On Mon, Dec 04, 2017 at 07:14:51PM +0100, Lennart Poettering wrote:
> On Mo, 04.12.17 23:15, Yun-Chih Chen (***@gmail.com) wrote:
> > Hi, fellows:
> > How do I remove a dead process (D-state process) wrapped as a Systemd
> > service unit? The process's parent is systemd (pid=1) and I still did not
> > find a way to remove such process without rebooting. I have tried the
> > following:
> > $ systemctl restart <my_service> # timeout
> > $ systemctl daemon-reexec
> > $ kill -9 <pid of my process> # won't work of course
> > Or anyone knows of hacks that do the trick?
> You cannot kill "D" state processes on Linux. That's what "D" state
> means ultimately: *uninterruptible* sleep. The kill command can't kill
> such processes, and neither can systemd. If you see processes like
> this, then either you have very slow I/O, or this points to some form
> of kernel/driver problem, as sleeping in this state should usually be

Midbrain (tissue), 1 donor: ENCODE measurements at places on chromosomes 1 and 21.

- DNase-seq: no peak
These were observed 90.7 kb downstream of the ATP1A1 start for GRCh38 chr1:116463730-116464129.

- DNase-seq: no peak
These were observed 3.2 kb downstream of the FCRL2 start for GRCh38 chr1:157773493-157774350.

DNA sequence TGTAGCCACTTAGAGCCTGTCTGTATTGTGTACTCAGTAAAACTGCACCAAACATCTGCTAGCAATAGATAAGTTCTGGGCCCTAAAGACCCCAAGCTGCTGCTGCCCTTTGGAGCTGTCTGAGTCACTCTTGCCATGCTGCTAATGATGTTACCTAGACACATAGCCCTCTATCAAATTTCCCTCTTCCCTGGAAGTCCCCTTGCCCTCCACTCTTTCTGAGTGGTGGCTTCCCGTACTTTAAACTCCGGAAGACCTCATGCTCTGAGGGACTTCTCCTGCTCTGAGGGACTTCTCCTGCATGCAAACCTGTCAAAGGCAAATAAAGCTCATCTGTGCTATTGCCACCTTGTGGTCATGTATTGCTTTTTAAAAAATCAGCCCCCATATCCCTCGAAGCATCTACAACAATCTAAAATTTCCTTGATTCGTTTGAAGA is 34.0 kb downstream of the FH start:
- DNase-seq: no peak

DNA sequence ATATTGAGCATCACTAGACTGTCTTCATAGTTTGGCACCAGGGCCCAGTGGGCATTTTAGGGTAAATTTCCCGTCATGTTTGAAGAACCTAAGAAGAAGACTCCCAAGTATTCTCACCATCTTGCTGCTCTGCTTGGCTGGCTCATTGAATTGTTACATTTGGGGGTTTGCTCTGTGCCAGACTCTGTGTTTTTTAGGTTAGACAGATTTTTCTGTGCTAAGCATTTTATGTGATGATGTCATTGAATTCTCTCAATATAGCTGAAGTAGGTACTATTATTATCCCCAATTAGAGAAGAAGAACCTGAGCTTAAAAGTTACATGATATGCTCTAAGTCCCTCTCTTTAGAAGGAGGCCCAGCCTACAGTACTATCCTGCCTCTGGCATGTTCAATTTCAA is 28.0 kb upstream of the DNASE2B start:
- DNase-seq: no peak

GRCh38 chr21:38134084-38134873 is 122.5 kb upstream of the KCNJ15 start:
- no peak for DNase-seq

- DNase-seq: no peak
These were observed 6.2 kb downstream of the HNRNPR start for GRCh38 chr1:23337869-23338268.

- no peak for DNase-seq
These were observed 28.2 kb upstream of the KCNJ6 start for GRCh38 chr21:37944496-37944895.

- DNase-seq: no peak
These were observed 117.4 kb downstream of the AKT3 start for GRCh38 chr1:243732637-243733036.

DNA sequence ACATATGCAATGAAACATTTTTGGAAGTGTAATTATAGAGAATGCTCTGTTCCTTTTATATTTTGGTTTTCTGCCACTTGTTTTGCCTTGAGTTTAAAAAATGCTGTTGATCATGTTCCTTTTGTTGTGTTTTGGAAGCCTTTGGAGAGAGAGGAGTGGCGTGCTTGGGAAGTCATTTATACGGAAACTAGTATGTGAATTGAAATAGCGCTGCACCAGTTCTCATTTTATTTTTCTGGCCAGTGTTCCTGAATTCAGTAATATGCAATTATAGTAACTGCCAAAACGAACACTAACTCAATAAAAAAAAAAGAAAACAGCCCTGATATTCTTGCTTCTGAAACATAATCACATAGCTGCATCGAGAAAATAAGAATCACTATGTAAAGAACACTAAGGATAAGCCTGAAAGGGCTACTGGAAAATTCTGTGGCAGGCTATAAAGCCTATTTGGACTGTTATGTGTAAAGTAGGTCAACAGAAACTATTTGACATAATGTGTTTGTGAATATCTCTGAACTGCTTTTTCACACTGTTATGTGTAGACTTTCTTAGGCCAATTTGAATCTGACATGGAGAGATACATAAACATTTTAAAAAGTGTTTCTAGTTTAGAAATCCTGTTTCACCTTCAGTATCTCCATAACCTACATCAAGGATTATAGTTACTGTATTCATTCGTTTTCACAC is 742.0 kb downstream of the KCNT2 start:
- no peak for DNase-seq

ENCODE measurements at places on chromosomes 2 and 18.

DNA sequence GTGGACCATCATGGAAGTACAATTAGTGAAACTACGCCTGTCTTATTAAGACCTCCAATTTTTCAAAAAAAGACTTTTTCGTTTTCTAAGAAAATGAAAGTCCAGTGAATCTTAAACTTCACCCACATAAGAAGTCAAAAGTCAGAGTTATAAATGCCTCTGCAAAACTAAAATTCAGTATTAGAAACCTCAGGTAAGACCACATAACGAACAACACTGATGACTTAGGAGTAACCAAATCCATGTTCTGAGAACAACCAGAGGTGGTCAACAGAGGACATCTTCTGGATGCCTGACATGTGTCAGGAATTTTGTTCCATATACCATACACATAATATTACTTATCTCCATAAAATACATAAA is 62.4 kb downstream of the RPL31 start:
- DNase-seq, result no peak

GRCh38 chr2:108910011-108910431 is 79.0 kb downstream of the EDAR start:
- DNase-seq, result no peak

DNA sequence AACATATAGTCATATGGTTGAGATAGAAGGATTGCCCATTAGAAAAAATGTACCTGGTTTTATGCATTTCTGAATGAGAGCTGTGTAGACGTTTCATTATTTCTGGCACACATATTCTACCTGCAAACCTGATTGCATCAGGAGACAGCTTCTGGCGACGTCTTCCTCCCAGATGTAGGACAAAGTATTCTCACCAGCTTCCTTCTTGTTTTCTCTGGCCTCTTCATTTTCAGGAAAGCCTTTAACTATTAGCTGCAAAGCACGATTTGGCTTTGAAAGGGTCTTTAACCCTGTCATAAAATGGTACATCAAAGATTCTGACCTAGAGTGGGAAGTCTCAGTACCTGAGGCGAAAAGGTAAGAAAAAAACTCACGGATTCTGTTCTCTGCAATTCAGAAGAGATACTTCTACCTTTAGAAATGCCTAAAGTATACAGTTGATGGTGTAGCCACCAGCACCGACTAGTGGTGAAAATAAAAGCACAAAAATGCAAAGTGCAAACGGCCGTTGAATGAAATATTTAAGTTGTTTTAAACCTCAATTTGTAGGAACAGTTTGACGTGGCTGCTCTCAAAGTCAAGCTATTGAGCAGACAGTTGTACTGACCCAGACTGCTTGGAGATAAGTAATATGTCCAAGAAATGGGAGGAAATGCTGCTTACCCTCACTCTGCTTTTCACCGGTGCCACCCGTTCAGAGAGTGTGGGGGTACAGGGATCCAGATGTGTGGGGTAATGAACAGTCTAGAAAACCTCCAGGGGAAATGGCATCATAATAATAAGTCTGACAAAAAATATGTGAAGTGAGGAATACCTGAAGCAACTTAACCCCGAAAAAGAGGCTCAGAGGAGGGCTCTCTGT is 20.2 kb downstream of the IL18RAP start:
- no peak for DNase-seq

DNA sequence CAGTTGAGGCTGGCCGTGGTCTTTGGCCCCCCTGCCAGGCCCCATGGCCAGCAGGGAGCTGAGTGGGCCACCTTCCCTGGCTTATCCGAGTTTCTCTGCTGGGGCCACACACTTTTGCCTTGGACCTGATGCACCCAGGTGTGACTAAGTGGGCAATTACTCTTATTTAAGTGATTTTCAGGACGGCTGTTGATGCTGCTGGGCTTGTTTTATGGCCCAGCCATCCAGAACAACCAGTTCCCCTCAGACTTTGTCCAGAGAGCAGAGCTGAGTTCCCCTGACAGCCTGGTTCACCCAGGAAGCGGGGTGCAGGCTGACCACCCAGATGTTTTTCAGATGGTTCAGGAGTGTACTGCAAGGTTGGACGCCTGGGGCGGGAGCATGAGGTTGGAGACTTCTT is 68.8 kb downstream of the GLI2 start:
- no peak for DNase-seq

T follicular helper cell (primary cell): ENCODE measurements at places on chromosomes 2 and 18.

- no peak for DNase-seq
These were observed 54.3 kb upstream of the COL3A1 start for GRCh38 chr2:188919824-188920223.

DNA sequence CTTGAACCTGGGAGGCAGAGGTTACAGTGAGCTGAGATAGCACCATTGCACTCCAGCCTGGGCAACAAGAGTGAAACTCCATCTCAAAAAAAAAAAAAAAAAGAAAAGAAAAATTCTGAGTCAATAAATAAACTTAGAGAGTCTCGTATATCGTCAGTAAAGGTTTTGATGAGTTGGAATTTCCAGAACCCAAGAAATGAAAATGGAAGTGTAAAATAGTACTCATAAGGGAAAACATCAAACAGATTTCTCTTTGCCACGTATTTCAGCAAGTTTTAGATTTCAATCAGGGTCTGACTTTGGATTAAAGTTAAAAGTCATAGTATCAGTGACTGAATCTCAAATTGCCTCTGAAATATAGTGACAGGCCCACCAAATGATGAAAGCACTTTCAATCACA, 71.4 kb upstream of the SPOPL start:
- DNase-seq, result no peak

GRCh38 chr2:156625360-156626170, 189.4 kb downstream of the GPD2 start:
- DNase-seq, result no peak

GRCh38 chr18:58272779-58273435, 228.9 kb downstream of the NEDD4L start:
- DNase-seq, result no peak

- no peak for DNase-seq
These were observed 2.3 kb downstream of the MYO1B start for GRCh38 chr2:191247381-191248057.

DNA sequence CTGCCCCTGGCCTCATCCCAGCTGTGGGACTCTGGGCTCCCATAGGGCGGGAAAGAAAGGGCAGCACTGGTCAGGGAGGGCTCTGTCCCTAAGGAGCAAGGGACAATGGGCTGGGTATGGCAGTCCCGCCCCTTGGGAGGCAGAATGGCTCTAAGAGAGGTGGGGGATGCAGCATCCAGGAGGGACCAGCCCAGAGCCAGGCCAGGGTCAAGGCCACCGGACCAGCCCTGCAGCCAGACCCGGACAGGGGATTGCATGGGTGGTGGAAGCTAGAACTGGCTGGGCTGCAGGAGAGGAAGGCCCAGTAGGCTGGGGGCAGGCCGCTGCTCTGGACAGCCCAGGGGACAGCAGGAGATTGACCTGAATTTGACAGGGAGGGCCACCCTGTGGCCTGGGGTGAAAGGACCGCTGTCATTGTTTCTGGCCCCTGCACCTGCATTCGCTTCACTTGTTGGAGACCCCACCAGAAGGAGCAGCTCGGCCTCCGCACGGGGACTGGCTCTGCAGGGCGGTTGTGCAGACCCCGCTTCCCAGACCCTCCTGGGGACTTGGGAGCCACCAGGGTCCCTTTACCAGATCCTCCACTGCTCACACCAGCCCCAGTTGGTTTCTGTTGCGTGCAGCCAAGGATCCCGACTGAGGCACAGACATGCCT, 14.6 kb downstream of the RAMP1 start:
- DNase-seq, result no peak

> for short periods only.
That's not strictly accurate AFAIK.
Not all D state processes are unkillable. D state contributes to load
average, so it's not just to represent unkillable tasks. IIRC it's
ambiguous from userspace by just glancing at D state if the process is
killable, but it can happen that the process is plain uninterruptible.
I don't have time at the moment to do much digging to confirm. If you
glance at wait.h from the kernel headers, see wait_event_killable().
TASK_KILLABLE includes TASK_UNINTERRUPTIBLE, and I believe that shows as a
D state in userspace, but it also includes TASK_WAKEKILL.
What Lennart describes still holds true for Yun-Chih; if the process is in
an unkillable state then there's nothing systemd can do.